Thursday, March 25th, 8 p.m.
WMU's Bernhard Center, Rooms 105-107
2009 Green Rose Prize. She received an MFA from the University of Iowa Writers’ Workshop and a Ph.D. from the University of Denver. After teaching full-time in the Linguistics Department at Daito Bunka University in Tokyo for several years, she won a Blakemore Fellowship to attend Stanford University’s Inter-University Center for Japanese Language Studies in Yokohama, Japan. Her first book of poems, Ninety-five Nights of Listening, won the Bread Loaf Bakeless Prize and was published by Houghton-Mifflin. Her poetry has appeared in journals such as Conjunctions, Colorado Review, Paris Review, Volt, Fence, and Antioch Review and has been included in The Iowa Anthology of New American Poetries and Deep Travel. She has also published translations of post-war and contemporary Japanese women’s poetry. She lives in New York and works as a Japanese-to-English financial translator.
"In a masterful work of startling possibilities, Markham layers gleaming phrases into a testimony to the world’s particularities, which she reveals as also, paradoxically, eternal. Nothing here is limited by history, but instead attains the kind of simultaneity that drives myth. And like myth, her world is populated by creatures that mean, irreducibly, only themselves. Her ready attention to animals and birds is indicative of a compassion that demands of the world an inventive intelligence, and offers it one in return." —Cole SwensenDirt Angles (New Issues, 2009). His first two collections, Fresh Peaches, Fireworks, and Guns and Cloud Atlas, were published by Purdue University Press as winners of the Verna Emery Poetry Prize. His third book, My Father Says Grace, was published by the University of Arkansas Press. He is a recipient of the “Discovery”/The Nation Prize, a fellowship from the National Endowment for the Arts, the Center for Book Arts’ Poetry Chapbook Prize, and two Pushcart Prizes. His poems have appeared in many magazines and journals, including The New Republic, Nation, Paris Review, Poetry, Kenyon Review, Georgia Review, Virginia Quarterly Review, Field, Iowa Review, Southwest Review, and Southern Review, and have been anthologized in The Best American Poetry 2000 and 2006. He lives with his wife, the poet Dana Roeser, and their two daughters in West Lafayette, Indiana.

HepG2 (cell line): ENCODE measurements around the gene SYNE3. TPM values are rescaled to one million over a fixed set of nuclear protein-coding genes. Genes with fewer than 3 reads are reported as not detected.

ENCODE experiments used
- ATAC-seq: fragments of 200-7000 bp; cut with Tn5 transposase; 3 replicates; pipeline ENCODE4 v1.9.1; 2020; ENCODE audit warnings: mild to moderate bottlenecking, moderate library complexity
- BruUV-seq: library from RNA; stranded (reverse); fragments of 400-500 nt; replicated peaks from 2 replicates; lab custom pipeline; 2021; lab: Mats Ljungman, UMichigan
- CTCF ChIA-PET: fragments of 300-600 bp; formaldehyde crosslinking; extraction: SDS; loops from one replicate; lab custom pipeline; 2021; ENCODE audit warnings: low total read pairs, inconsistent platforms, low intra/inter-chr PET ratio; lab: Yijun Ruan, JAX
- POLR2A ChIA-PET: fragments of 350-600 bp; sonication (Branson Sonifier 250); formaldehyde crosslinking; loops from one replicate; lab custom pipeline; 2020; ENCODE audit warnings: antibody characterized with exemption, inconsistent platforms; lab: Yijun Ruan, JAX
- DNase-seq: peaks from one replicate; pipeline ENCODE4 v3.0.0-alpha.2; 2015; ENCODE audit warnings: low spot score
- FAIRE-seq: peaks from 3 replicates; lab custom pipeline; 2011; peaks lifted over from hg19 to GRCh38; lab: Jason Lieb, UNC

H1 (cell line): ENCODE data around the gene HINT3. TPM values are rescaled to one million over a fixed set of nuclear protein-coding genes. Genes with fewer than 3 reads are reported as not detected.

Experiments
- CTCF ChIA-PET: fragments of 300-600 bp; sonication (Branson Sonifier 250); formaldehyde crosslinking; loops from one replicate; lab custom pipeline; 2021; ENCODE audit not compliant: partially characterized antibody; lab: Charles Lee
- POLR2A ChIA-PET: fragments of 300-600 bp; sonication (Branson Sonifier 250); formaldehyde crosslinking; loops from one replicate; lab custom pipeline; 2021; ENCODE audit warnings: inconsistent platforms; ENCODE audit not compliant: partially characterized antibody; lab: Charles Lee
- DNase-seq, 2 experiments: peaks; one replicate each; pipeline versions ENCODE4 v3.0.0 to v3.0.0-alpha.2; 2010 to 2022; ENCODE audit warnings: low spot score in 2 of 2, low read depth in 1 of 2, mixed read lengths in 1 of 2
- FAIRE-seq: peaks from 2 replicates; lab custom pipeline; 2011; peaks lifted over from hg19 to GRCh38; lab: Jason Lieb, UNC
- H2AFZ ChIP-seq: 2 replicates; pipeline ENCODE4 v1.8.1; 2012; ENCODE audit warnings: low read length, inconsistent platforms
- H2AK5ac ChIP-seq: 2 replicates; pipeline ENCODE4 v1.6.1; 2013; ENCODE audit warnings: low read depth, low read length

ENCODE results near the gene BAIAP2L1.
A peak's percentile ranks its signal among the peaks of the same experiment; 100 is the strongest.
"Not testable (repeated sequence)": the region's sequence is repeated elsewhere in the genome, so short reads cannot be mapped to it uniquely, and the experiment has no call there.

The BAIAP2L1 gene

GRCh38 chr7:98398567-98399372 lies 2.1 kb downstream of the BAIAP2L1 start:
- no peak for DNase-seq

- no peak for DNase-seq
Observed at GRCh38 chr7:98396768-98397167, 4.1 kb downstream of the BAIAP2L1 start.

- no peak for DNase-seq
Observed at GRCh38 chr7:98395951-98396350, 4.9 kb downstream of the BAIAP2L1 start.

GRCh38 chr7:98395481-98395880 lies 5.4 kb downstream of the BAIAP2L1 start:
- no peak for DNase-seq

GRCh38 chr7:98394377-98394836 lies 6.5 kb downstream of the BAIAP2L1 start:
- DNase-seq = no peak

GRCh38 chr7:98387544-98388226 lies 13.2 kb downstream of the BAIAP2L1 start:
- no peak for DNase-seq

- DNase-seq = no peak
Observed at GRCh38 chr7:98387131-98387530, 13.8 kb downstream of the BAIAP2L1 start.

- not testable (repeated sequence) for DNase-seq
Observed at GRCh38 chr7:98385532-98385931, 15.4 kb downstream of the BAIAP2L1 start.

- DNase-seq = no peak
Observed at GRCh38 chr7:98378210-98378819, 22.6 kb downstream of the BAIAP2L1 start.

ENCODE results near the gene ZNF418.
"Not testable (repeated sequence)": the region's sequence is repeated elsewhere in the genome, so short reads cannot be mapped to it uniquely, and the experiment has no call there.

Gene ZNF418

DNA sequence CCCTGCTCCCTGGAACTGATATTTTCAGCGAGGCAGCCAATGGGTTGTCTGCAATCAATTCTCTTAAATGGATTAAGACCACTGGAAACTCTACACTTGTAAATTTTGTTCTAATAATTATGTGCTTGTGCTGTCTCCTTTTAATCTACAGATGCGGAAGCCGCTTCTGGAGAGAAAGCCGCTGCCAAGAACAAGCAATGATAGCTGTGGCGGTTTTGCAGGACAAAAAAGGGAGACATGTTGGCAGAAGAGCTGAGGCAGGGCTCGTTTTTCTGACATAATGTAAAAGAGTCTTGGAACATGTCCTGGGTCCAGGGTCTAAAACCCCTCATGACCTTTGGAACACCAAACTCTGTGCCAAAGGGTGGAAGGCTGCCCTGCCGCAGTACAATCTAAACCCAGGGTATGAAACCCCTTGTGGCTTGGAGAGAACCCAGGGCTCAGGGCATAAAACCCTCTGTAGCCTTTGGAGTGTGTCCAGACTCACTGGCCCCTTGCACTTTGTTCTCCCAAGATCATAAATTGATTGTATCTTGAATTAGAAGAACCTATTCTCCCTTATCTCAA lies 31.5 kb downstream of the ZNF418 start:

"Donald Platt’s aptly titled and arresting fourth collection of poems, Dirt Angels, examines how we exist in states of physical disrepair, decay, and disability: the world’s transience exhibited in the slow degradation of our very consciousness and flesh."—Paisley Rekdal